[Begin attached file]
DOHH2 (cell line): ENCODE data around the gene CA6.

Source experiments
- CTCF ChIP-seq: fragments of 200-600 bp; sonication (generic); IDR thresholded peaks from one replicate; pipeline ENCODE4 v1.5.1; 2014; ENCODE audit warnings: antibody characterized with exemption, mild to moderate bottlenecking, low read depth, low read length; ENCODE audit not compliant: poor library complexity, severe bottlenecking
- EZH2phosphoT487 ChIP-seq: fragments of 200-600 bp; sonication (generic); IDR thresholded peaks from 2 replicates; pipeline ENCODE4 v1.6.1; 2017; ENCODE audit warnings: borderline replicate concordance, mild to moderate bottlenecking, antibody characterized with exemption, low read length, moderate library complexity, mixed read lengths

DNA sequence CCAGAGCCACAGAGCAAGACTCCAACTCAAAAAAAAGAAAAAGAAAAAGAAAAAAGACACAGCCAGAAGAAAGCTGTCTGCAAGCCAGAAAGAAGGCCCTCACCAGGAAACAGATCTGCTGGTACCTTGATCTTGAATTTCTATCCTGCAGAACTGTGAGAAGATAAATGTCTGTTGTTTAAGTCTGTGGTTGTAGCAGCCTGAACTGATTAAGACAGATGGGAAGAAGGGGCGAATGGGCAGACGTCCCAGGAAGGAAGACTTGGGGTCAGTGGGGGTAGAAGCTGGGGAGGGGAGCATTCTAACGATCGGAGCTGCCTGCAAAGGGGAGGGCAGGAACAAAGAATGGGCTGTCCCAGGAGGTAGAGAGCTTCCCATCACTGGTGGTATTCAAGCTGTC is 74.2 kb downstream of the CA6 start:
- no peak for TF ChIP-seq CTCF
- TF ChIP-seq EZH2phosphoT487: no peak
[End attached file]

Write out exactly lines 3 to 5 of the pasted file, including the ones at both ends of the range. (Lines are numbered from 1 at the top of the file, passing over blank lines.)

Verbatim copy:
- CTCF ChIP-seq: fragments of 200-600 bp; sonication (generic); IDR thresholded peaks from one replicate; pipeline ENCODE4 v1.5.1; 2014; ENCODE audit warnings: antibody characterized with exemption, mild to moderate bottlenecking, low read depth, low read length; ENCODE audit not compliant: poor library complexity, severe bottlenecking
- EZH2phosphoT487 ChIP-seq: fragments of 200-600 bp; sonication (generic); IDR thresholded peaks from 2 replicates; pipeline ENCODE4 v1.6.1; 2017; ENCODE audit warnings: borderline replicate concordance, mild to moderate bottlenecking, antibody characterized with exemption, low read length, moderate library complexity, mixed read lengths

DNA sequence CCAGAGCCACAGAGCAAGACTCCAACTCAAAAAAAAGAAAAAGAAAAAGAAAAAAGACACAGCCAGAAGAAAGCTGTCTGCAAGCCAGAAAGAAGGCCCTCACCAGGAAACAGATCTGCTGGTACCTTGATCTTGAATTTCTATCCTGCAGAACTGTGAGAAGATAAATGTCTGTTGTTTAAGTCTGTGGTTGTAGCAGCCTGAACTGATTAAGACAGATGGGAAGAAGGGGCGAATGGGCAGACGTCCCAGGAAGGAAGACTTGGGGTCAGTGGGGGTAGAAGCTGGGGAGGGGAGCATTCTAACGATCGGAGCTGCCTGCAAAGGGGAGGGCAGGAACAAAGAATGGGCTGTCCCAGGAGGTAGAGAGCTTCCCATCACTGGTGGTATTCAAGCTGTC is 74.2 kb downstream of the CA6 start: